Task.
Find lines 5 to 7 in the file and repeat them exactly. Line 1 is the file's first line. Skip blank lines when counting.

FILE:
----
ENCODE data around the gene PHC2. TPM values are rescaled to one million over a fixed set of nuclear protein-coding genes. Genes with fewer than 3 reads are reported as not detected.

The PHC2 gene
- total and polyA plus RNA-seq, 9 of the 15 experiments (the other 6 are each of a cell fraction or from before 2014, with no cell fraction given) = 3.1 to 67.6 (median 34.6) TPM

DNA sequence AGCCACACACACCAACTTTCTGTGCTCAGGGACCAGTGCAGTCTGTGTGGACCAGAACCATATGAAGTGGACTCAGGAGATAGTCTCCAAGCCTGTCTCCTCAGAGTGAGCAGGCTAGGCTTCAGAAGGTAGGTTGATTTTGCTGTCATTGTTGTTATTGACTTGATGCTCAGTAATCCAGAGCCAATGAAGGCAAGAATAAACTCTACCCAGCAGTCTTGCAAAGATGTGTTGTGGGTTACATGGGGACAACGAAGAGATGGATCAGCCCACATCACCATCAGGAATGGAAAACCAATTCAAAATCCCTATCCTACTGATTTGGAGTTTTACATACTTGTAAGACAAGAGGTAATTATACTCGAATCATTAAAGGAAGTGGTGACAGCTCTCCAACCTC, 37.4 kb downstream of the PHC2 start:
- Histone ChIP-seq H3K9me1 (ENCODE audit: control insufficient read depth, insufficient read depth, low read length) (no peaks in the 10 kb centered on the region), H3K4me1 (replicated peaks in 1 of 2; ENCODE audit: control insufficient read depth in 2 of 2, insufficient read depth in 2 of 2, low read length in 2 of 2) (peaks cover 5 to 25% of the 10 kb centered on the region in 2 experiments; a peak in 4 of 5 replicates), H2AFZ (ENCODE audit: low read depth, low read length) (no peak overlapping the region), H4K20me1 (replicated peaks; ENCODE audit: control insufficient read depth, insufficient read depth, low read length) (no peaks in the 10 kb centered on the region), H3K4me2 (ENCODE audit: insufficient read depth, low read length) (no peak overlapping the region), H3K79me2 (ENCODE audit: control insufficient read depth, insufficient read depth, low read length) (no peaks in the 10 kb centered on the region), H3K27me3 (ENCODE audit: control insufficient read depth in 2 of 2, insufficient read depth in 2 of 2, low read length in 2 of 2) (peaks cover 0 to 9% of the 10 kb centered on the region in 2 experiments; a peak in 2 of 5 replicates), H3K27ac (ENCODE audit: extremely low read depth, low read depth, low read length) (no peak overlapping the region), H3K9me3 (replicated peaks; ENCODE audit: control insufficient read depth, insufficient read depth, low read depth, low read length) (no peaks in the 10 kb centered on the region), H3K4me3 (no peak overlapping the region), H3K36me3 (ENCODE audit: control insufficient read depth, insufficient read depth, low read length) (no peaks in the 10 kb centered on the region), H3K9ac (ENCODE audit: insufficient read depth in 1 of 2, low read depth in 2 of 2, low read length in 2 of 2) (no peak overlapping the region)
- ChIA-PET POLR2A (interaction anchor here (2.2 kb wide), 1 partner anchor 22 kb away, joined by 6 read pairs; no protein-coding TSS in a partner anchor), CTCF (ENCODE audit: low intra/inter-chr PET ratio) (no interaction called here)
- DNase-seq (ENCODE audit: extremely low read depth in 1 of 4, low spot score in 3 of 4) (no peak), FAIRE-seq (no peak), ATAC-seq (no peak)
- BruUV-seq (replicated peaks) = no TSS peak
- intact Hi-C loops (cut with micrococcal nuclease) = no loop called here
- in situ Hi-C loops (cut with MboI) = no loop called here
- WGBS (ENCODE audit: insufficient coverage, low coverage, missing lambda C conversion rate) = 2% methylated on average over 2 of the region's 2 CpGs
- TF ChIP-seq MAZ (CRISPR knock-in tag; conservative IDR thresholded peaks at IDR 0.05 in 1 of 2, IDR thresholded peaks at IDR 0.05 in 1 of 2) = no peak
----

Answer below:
- Histone ChIP-seq H3K9me1 (ENCODE audit: control insufficient read depth, insufficient read depth, low read length) (no peaks in the 10 kb centered on the region), H3K4me1 (replicated peaks in 1 of 2; ENCODE audit: control insufficient read depth in 2 of 2, insufficient read depth in 2 of 2, low read length in 2 of 2) (peaks cover 5 to 25% of the 10 kb centered on the region in 2 experiments; a peak in 4 of 5 replicates), H2AFZ (ENCODE audit: low read depth, low read length) (no peak overlapping the region), H4K20me1 (replicated peaks; ENCODE audit: control insufficient read depth, insufficient read depth, low read length) (no peaks in the 10 kb centered on the region), H3K4me2 (ENCODE audit: insufficient read depth, low read length) (no peak overlapping the region), H3K79me2 (ENCODE audit: control insufficient read depth, insufficient read depth, low read length) (no peaks in the 10 kb centered on the region), H3K27me3 (ENCODE audit: control insufficient read depth in 2 of 2, insufficient read depth in 2 of 2, low read length in 2 of 2) (peaks cover 0 to 9% of the 10 kb centered on the region in 2 experiments; a peak in 2 of 5 replicates), H3K27ac (ENCODE audit: extremely low read depth, low read depth, low read length) (no peak overlapping the region), H3K9me3 (replicated peaks; ENCODE audit: control insufficient read depth, insufficient read depth, low read depth, low read length) (no peaks in the 10 kb centered on the region), H3K4me3 (no peak overlapping the region), H3K36me3 (ENCODE audit: control insufficient read depth, insufficient read depth, low read length) (no peaks in the 10 kb centered on the region), H3K9ac (ENCODE audit: insufficient read depth in 1 of 2, low read depth in 2 of 2, low read length in 2 of 2) (no peak overlapping the region)
- ChIA-PET POLR2A (interaction anchor here (2.2 kb wide), 1 partner anchor 22 kb away, joined by 6 read pairs; no protein-coding TSS in a partner anchor), CTCF (ENCODE audit: low intra/inter-chr PET ratio) (no interaction called here)
- DNase-seq (ENCODE audit: extremely low read depth in 1 of 4, low spot score in 3 of 4) (no peak), FAIRE-seq (no peak), ATAC-seq (no peak)